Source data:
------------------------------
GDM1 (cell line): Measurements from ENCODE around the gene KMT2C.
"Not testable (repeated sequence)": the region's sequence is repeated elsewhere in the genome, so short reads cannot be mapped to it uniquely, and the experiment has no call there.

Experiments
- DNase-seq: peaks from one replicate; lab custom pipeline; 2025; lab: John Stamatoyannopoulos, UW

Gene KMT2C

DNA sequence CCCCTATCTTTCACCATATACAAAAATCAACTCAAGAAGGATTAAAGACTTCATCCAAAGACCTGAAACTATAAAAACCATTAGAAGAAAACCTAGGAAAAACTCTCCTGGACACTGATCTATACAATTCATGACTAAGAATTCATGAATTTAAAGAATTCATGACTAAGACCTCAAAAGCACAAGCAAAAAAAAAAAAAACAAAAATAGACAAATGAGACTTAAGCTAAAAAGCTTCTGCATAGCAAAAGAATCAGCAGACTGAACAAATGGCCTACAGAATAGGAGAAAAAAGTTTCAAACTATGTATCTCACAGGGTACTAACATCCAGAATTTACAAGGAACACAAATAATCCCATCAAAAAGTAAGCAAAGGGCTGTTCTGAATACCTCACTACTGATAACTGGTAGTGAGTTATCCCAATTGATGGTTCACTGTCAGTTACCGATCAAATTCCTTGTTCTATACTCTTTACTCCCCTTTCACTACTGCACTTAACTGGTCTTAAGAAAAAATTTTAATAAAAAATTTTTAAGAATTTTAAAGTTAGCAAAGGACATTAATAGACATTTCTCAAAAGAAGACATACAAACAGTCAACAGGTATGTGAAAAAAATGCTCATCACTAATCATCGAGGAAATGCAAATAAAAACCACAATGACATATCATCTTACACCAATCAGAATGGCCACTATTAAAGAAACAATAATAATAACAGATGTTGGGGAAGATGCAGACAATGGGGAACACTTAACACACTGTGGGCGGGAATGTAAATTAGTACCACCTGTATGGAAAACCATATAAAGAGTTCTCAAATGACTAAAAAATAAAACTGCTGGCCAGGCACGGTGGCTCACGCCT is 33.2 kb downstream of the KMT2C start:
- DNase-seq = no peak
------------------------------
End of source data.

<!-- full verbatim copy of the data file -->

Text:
GDM1 (cell line): Measurements from ENCODE around the gene KMT2C.
"Not testable (repeated sequence)": the region's sequence is repeated elsewhere in the genome, so short reads cannot be mapped to it uniquely, and the experiment has no call there.

Experiments
- DNase-seq: peaks from one replicate; lab custom pipeline; 2025; lab: John Stamatoyannopoulos, UW

Gene KMT2C

DNA sequence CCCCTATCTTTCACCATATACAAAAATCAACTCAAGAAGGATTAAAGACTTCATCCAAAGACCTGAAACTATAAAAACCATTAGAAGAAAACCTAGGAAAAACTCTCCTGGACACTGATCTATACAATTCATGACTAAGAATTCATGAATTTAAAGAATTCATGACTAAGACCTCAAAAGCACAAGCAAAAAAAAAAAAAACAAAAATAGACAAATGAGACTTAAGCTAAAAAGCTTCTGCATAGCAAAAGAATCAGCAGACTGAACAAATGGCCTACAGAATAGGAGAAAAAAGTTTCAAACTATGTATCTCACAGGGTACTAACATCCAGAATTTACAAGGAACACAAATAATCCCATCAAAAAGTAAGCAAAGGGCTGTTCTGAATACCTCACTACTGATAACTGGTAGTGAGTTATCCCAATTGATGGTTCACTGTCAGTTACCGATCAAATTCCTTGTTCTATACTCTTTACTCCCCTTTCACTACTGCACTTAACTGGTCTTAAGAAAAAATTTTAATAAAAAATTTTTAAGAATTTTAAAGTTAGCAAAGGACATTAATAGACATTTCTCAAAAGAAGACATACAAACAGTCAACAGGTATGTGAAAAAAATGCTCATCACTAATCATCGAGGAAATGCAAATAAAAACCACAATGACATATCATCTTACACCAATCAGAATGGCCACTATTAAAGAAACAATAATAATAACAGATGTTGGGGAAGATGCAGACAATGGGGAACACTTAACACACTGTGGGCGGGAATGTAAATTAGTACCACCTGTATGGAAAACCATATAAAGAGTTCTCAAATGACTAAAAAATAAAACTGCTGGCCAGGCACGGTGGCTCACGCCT is 33.2 kb downstream of the KMT2C start:
- DNase-seq = no peak